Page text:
With fuel prices at a record high, consumers and businesses worldwide are feeling the impact. The rising cost of gasoline and diesel is creating a domino effect that will trickle down the economy.
Why are Fuel Prices so High?
The surge in fuel prices is largely due to the jump in oil prices. Russia’s invasion of Ukraine and the international sanctions expedited the surge in fuel prices.
During the peak of the pandemic, the demand for fuel dropped so suddenly that production was briefly halted. When the economy reopened and manufacturing continued, the energy market surged in demand.
Most recently, Hurricane Fiona and Hurricane Ian have stirred havoc in Puerto Rico, Nova Scotia and Florida causing more than tens of billions of dollars and a death toll of over 100.
All of these factors are pushing fuel prices higher and expediting the need for renewable alternatives. “By 2026, global renewable electricity capacity is forecast to rise more than 60 percent from 2020 levels to over 4 800 GW – equivalent to the current total global power capacity of fossil fuels and nuclear combined,” states International Energy Agency (IEA) in their Renewables 2021 report.
Conflicts and Inflation Influencing Supply Chains
Russia is the world’s second largest producer of oil and natural gas. Without oil and gas supplies from Russia, global supply chains are finding fuel to be no longer as easily accessible, or no longer financially viable.
Increased diesel prices are causing a ripple effect across the world. In some areas coal is returning as an alternative, competing directly with renewables. Islands that rely on diesel to generate electricity have increased costs that are passed down to consumers. Inflation is surging on food and basic necessities with pricing to historic highs. The ongoing chip shortage is causing technology and auto manufacturers (including EVs) to rethink production strategies.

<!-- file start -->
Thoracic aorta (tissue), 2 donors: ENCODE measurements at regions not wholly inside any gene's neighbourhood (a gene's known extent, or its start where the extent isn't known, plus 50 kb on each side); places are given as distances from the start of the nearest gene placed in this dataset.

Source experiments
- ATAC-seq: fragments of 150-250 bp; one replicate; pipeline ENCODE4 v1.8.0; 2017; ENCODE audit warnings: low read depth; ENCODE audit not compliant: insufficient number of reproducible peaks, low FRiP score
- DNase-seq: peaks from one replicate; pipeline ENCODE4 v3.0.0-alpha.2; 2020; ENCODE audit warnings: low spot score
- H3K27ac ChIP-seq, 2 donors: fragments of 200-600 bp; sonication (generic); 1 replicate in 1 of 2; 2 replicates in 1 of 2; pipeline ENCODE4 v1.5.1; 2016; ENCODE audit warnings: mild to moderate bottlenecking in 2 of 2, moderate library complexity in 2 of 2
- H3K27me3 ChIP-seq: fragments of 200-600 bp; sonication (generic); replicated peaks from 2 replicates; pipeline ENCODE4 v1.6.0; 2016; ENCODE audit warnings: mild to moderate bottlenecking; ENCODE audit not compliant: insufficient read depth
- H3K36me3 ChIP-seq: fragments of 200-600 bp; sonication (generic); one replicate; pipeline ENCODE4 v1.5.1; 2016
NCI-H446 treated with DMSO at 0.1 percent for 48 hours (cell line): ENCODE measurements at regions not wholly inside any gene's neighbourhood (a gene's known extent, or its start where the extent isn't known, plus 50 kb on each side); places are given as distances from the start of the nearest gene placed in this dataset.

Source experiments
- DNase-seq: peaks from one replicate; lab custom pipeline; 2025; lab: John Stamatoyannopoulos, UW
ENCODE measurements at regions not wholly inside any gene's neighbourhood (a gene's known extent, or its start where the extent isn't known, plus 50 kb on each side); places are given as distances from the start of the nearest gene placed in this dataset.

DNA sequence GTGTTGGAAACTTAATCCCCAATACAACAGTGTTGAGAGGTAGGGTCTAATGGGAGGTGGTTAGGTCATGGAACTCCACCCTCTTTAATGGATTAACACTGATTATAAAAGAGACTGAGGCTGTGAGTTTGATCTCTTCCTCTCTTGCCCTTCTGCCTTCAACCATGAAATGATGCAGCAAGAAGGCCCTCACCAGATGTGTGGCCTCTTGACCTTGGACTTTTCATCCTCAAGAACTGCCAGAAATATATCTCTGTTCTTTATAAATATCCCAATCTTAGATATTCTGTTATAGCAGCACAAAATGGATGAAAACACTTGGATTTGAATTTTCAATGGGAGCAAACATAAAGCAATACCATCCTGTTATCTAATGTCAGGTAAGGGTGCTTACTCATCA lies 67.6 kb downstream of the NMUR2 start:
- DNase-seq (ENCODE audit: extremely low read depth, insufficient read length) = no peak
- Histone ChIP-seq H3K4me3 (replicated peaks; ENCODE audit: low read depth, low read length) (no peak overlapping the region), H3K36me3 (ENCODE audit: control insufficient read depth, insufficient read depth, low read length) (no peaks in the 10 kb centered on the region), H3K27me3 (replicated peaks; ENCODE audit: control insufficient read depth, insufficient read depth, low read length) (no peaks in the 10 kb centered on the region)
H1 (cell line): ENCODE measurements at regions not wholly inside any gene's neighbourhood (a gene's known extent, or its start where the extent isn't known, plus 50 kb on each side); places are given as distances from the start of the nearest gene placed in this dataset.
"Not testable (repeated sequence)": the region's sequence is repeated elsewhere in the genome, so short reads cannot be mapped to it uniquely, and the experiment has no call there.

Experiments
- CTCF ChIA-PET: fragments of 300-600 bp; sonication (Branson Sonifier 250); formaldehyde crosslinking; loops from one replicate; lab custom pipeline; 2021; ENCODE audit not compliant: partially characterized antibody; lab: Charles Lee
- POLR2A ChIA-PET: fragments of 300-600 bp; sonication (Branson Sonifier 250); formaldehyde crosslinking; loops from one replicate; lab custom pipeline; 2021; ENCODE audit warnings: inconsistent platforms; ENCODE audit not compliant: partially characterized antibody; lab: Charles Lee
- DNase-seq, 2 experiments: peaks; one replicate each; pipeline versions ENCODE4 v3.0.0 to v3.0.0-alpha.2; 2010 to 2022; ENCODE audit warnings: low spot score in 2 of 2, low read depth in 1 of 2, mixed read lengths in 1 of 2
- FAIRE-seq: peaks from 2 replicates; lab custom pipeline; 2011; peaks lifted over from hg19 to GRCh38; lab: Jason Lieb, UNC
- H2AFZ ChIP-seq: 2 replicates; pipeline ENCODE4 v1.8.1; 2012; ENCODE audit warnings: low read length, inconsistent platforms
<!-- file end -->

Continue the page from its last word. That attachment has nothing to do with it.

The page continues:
Renewable Energy as a Fuel Alternative
According to the U.S. Energy Information Administration, in 2019, approximately 63 percent of U.S. electricity was generated from fossil fuels. Battery Energy Storage and renewables now can produce energy at a lower cost than fossil fuels thanks to modern technologies. Commercial and industrial power consumers that rely on fuel to operate can leverage Energy Storage and renewable technology to minimize or completely remove fossil fuel dependency.
As the world shifts toward sustainable energy to combat unstable global oil and gas prices, Energy Storage will play a key part in decarbonization and becoming net-zero in the coming decades. By working with a commercial energy storage provider, businesses and international leaders can avoid the pitfalls that come with the unpredictable costs associated with fossil fuels.
Battery Energy Storage solution provider TROES is already playing a role in the increasing necessity for decarbonization and becoming net-zero in the coming decades.
TROES designed an off-grid battery energy storage system to optimize a farm’s diesel generator to provide immediate support when needed, decreasing maintenance, carbon emissions, and cost.
“Our storage solutions are able to store electricity from renewables, conventional generators, or the grid making energy storage a versatile option to maximize bill savings and offer safety and resilience,” says CEO of TROES Corp. Vienna Zhou. “During the summer, an integrated solar PV combined with an energy storage system will completely reduce our client’s fuel consumption.”
Headline image: Farm utilizing battery energy storage system